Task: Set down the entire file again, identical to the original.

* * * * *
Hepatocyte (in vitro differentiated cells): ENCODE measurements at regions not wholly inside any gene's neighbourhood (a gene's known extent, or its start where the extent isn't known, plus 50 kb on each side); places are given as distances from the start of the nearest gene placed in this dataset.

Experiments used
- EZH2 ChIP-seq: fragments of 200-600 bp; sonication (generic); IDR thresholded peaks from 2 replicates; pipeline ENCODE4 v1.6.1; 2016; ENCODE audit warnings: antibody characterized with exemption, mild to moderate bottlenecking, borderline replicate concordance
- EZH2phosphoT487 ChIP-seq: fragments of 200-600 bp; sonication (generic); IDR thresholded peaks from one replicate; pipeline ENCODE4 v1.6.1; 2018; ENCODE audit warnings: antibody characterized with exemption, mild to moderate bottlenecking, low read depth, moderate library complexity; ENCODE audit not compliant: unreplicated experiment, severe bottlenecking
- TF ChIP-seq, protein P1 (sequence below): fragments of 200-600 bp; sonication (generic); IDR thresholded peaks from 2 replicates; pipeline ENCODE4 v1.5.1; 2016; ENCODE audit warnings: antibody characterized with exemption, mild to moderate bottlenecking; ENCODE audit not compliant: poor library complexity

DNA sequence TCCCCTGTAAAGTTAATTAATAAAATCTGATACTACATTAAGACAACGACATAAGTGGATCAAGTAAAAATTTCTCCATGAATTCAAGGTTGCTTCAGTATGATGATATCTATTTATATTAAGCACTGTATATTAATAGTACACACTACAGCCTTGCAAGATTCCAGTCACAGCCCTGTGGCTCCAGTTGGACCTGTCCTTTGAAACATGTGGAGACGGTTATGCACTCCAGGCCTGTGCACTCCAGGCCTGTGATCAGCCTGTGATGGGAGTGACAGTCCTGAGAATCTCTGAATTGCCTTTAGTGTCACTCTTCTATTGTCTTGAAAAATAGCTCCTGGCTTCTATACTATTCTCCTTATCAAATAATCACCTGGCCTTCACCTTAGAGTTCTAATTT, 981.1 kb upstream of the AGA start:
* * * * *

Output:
Hepatocyte (in vitro differentiated cells): ENCODE measurements at regions not wholly inside any gene's neighbourhood (a gene's known extent, or its start where the extent isn't known, plus 50 kb on each side); places are given as distances from the start of the nearest gene placed in this dataset.

Experiments used
- EZH2 ChIP-seq: fragments of 200-600 bp; sonication (generic); IDR thresholded peaks from 2 replicates; pipeline ENCODE4 v1.6.1; 2016; ENCODE audit warnings: antibody characterized with exemption, mild to moderate bottlenecking, borderline replicate concordance
- EZH2phosphoT487 ChIP-seq: fragments of 200-600 bp; sonication (generic); IDR thresholded peaks from one replicate; pipeline ENCODE4 v1.6.1; 2018; ENCODE audit warnings: antibody characterized with exemption, mild to moderate bottlenecking, low read depth, moderate library complexity; ENCODE audit not compliant: unreplicated experiment, severe bottlenecking
- TF ChIP-seq, protein P1 (sequence below): fragments of 200-600 bp; sonication (generic); IDR thresholded peaks from 2 replicates; pipeline ENCODE4 v1.5.1; 2016; ENCODE audit warnings: antibody characterized with exemption, mild to moderate bottlenecking; ENCODE audit not compliant: poor library complexity

DNA sequence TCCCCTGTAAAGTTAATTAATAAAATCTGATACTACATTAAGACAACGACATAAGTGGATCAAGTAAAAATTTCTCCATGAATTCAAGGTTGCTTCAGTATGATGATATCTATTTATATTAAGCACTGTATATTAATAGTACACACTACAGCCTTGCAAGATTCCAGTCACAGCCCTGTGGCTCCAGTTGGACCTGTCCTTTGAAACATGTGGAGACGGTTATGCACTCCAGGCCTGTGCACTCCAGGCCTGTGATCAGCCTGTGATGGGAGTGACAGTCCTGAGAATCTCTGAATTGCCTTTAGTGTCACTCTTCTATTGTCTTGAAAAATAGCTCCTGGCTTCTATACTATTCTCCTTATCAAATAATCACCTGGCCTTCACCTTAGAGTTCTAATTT, 981.1 kb upstream of the AGA start: